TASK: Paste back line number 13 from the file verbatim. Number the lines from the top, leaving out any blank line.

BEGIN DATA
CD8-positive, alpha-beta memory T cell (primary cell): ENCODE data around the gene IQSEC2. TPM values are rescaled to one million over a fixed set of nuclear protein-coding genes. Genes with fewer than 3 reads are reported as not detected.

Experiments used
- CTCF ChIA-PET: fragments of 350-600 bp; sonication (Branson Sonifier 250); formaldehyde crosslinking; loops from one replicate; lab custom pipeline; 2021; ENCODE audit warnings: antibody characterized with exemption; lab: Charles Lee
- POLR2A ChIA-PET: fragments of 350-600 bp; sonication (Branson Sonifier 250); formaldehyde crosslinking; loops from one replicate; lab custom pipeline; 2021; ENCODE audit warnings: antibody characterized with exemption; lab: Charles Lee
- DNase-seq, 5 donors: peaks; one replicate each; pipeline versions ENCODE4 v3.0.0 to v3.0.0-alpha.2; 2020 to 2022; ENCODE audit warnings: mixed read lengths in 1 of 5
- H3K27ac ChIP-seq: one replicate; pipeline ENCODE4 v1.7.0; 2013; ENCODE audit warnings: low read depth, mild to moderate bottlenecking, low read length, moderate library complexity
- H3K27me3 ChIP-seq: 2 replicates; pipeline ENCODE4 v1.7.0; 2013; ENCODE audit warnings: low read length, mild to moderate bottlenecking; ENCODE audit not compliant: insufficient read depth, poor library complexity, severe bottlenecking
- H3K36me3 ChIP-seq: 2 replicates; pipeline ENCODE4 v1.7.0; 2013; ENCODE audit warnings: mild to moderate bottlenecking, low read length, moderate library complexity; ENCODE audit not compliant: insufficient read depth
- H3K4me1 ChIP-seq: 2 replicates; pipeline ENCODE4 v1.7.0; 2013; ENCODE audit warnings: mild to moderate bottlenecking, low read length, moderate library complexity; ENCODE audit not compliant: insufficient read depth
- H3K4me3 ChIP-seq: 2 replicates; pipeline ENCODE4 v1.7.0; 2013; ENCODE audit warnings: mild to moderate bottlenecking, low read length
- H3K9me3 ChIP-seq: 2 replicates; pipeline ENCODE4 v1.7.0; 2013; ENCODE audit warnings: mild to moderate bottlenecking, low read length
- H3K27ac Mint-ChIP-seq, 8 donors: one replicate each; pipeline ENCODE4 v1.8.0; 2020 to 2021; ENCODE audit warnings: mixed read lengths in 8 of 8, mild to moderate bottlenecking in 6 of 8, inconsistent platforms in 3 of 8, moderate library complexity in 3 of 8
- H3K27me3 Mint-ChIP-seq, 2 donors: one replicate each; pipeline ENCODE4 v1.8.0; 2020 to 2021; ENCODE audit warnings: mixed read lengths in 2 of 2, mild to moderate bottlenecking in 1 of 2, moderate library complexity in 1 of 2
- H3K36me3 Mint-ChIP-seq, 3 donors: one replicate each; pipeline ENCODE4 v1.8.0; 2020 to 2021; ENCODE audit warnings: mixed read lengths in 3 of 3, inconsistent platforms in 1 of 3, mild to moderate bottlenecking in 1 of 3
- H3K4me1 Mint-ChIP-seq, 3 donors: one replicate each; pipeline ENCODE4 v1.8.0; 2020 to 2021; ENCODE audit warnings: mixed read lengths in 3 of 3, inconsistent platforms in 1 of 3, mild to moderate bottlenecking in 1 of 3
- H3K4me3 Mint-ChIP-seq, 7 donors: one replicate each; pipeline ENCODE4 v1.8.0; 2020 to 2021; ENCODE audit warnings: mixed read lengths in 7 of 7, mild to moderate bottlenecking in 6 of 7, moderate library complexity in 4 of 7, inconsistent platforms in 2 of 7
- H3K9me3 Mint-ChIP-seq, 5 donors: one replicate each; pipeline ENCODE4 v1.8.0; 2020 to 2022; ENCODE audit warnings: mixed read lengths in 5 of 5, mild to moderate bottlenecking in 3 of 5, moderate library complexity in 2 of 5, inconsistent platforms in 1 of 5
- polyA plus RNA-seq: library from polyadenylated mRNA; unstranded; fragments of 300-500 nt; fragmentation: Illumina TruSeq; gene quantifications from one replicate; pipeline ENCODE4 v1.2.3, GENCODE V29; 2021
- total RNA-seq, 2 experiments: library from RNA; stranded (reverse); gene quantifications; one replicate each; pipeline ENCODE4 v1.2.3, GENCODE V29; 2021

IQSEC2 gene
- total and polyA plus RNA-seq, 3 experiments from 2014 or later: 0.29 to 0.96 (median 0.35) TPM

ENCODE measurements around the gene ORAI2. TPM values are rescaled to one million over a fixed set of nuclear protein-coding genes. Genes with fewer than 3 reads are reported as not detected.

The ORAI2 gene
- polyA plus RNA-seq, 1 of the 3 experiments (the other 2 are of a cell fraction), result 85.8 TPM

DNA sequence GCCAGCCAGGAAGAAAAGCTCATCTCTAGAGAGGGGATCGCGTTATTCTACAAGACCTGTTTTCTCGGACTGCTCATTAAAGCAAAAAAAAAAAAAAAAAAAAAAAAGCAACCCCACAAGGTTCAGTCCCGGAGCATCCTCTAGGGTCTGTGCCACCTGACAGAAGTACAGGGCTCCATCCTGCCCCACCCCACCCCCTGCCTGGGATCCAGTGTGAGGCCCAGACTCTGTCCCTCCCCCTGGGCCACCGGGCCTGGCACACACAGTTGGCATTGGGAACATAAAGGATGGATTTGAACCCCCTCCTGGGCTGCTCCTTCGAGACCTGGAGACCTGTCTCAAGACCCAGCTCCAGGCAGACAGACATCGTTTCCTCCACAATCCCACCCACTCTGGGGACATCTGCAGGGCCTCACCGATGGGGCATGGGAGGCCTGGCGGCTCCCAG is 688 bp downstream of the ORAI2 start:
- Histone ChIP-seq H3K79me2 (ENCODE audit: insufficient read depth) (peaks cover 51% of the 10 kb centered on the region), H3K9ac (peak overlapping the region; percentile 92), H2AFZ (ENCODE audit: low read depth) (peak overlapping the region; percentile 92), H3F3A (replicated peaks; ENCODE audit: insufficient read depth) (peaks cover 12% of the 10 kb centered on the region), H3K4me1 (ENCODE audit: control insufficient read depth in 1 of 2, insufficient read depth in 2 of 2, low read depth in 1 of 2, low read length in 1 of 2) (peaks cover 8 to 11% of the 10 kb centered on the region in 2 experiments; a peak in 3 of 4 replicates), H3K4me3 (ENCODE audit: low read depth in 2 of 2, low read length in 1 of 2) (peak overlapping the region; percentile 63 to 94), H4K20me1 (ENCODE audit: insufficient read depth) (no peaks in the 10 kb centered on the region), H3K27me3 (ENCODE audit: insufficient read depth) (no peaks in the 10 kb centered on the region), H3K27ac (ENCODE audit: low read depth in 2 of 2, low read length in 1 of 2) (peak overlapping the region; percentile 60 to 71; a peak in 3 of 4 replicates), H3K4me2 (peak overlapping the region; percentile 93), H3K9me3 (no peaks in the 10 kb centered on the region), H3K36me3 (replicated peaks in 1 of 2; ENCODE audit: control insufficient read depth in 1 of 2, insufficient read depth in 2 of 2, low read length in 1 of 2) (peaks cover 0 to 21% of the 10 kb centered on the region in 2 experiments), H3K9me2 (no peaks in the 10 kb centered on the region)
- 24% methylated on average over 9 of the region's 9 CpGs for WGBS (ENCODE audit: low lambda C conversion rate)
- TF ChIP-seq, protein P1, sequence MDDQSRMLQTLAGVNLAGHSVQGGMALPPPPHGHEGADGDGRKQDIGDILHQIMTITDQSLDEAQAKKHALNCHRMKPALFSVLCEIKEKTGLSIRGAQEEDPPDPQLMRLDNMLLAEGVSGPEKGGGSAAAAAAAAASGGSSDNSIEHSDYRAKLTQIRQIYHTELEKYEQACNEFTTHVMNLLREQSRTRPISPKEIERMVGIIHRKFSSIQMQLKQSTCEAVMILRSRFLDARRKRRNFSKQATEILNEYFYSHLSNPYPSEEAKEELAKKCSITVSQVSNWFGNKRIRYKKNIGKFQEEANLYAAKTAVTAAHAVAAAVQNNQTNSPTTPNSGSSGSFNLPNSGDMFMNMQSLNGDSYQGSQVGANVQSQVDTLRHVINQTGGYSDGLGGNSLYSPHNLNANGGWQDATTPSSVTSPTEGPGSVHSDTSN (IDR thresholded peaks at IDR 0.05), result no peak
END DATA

- H3K27me3 Mint-ChIP-seq, 2 donors: one replicate each; pipeline ENCODE4 v1.8.0; 2020 to 2021; ENCODE audit warnings: mixed read lengths in 2 of 2, mild to moderate bottlenecking in 1 of 2, moderate library complexity in 1 of 2